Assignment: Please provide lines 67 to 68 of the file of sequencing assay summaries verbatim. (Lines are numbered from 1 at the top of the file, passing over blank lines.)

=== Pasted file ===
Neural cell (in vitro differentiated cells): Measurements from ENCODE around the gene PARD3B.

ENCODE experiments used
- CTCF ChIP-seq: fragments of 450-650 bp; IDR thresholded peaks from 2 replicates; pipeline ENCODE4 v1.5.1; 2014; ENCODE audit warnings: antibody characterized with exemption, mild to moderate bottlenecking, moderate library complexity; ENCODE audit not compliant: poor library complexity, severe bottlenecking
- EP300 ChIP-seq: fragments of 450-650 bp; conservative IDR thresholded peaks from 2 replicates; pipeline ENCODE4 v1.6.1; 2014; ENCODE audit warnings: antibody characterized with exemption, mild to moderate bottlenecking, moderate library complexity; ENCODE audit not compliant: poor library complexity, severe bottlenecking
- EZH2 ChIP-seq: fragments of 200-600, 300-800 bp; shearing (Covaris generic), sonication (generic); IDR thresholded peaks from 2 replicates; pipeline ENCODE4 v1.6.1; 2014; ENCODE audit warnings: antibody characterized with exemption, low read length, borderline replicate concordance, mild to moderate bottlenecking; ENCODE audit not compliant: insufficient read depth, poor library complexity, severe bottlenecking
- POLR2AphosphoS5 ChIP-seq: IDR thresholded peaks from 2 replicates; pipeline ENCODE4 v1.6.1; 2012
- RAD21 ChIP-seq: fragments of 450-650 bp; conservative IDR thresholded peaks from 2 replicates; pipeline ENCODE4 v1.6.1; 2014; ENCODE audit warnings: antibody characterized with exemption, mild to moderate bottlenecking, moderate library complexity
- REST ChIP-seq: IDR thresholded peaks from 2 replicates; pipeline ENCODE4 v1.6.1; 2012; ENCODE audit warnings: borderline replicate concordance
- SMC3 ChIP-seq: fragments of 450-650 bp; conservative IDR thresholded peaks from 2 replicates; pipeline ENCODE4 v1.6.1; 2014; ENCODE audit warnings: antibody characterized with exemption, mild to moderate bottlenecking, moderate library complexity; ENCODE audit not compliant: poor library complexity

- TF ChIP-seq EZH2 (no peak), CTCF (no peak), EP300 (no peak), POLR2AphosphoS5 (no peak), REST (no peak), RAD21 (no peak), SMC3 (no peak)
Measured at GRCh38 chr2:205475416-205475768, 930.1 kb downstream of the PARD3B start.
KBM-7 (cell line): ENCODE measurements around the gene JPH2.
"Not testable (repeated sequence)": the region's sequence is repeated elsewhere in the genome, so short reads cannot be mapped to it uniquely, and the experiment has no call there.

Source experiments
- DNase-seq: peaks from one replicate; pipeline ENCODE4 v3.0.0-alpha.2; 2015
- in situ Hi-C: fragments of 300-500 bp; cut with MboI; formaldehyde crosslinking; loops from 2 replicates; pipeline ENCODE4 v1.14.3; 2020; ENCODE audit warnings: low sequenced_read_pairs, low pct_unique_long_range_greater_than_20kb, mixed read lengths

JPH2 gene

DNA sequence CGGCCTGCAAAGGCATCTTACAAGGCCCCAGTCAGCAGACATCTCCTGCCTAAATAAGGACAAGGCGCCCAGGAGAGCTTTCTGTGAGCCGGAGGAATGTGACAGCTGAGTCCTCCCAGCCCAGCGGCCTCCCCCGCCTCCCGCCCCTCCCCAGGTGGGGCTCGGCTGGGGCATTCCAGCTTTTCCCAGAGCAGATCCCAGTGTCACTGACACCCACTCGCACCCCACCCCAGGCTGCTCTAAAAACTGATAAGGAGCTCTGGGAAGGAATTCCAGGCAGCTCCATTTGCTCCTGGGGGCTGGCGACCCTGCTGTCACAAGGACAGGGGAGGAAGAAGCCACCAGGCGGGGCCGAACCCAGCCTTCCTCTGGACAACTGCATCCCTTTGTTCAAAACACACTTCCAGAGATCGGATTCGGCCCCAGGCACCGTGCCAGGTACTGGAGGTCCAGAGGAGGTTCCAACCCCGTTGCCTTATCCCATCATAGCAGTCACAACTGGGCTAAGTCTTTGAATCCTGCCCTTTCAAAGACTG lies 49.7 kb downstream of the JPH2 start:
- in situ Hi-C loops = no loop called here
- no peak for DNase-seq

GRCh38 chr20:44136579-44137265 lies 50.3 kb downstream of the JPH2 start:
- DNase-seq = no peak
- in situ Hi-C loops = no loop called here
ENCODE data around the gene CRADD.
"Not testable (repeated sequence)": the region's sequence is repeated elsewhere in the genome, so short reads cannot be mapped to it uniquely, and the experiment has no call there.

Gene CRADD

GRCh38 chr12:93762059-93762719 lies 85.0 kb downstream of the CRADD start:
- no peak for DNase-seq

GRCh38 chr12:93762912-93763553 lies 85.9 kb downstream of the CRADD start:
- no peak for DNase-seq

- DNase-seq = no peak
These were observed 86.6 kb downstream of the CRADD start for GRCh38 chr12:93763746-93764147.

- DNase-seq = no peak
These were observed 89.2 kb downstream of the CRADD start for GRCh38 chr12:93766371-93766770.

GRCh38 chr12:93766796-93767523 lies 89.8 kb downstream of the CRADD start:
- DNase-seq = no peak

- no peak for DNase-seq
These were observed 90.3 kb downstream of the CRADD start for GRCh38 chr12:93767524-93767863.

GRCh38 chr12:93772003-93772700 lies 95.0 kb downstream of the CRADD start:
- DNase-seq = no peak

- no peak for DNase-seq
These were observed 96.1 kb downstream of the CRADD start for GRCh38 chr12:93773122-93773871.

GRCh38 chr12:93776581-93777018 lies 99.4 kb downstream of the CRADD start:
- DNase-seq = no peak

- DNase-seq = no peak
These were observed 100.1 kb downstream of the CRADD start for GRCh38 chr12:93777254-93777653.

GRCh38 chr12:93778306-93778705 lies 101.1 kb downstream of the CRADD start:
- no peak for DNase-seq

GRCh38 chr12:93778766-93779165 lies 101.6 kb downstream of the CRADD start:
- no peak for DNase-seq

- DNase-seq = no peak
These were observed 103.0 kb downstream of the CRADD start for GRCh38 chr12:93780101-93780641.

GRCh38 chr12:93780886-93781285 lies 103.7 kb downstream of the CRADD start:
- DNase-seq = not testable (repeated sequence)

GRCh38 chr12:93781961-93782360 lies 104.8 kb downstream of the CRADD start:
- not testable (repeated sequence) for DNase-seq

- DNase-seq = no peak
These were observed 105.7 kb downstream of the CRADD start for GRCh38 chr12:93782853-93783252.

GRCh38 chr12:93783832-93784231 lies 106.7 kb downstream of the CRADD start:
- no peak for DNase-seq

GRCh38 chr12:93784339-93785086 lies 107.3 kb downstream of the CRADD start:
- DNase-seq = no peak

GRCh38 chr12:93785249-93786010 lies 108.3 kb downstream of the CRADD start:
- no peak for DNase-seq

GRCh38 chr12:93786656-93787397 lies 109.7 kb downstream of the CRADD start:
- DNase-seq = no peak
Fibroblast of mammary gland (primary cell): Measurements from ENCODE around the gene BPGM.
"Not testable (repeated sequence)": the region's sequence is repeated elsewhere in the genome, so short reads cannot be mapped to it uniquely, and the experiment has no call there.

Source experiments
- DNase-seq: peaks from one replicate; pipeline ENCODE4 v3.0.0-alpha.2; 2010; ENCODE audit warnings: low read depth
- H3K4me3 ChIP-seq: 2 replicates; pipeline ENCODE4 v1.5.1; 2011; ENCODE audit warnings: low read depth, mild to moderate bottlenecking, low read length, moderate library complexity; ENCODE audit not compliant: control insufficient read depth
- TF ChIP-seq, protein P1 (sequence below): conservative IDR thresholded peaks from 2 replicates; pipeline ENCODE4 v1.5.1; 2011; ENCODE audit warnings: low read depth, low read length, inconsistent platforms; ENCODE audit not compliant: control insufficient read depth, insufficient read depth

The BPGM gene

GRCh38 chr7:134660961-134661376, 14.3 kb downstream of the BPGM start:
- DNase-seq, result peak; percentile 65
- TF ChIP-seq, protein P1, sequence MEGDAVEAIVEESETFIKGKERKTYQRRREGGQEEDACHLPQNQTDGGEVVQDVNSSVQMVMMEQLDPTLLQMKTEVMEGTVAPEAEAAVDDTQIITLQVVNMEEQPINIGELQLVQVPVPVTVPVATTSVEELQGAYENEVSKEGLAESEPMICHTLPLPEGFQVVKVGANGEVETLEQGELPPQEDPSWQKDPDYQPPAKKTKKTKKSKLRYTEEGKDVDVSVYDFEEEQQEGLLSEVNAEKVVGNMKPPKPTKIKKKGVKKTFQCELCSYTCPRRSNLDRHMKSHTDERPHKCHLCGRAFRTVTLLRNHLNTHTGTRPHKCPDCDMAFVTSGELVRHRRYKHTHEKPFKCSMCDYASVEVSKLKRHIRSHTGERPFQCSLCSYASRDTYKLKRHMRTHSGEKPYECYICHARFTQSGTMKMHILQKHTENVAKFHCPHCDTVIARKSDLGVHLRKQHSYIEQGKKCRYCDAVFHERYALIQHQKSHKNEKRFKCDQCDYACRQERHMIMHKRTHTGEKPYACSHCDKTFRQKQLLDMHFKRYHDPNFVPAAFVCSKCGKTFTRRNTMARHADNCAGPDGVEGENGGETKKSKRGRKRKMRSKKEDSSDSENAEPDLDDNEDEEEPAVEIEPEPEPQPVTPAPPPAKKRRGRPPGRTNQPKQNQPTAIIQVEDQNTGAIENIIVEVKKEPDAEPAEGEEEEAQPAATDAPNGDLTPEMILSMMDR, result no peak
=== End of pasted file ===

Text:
Fibroblast of mammary gland (primary cell): Measurements from ENCODE around the gene BPGM.
"Not testable (repeated sequence)": the region's sequence is repeated elsewhere in the genome, so short reads cannot be mapped to it uniquely, and the experiment has no call there.